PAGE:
Supply chain leverage and regulating health and safety management in shipping

David Walters, Philip James, Helen Sampson, Syamantak Bhattacharya, Conghua Xue, Emma Wadsworth

Research output: Contribution to journalArticle


Seafaring is a hazardous occupation and the industry’s complexity and
globalization make its governance and regulation challenging. One way in
which such challenges might be addressed is through an increased focus
on the effects of business processes such as those within supply chain
relations. This paper seeks to understand the role and significance of
supply chain leverage in promoting health and safety management at sea,
the institutional contexts in which such leverage occurs and under which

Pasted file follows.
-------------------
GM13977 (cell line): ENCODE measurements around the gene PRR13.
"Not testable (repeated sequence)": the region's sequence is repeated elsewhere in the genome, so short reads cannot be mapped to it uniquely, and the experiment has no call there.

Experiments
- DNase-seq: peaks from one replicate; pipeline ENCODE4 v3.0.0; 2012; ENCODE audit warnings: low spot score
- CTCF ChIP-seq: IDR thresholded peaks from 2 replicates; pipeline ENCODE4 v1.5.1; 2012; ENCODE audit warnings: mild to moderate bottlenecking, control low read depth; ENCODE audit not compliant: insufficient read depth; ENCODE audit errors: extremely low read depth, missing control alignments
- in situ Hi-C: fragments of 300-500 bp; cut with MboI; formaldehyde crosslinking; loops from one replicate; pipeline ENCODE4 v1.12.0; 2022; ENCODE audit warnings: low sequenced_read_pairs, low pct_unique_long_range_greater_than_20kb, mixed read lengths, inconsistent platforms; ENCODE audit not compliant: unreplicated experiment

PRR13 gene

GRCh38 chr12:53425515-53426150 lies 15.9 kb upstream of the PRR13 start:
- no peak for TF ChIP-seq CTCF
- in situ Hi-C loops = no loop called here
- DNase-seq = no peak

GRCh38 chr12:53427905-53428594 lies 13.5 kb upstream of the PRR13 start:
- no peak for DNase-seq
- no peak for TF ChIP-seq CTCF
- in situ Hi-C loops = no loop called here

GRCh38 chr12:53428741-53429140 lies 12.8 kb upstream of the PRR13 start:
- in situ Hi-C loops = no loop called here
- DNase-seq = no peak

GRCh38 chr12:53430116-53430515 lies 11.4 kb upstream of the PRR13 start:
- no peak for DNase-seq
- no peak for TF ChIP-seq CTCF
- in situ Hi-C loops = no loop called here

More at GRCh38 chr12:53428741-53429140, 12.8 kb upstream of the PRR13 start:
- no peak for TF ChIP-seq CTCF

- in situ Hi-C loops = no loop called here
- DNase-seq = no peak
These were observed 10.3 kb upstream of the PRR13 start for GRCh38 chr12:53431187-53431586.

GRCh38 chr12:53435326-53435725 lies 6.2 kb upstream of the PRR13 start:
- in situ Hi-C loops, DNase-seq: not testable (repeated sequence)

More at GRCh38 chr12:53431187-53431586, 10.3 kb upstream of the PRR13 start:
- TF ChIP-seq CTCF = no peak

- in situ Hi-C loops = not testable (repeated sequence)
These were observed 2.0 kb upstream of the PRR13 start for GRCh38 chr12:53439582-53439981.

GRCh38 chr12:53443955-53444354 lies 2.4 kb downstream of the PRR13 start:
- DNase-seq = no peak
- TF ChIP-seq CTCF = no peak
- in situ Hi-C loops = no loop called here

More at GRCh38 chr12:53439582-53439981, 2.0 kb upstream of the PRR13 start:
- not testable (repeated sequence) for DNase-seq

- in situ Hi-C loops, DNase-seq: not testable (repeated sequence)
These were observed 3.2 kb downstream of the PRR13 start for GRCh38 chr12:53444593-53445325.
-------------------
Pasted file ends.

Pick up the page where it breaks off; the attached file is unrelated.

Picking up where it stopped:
circumstances it is effective. It draws on findings from a research project
examining the views of seafarers and their managers on what drives the
implementation of occupational health and safety (OHS) management
arrangements in two shipping sectors. Essentially, these findings show
that under certain conditions, supply chain relations are useful in helping
to support the implementation of arrangements for OHS management on
merchant vessels. However, such leverage is most likely to be effective when
it operates within a wider institutional framework in which public regulation
and its surveillance by regulatory authorities remain a key element.
Original languageEnglish
Pages (from-to)33-56
JournalRelations Industrielles/Industrial Relations
Issue number1
Publication statusPublished - 2016

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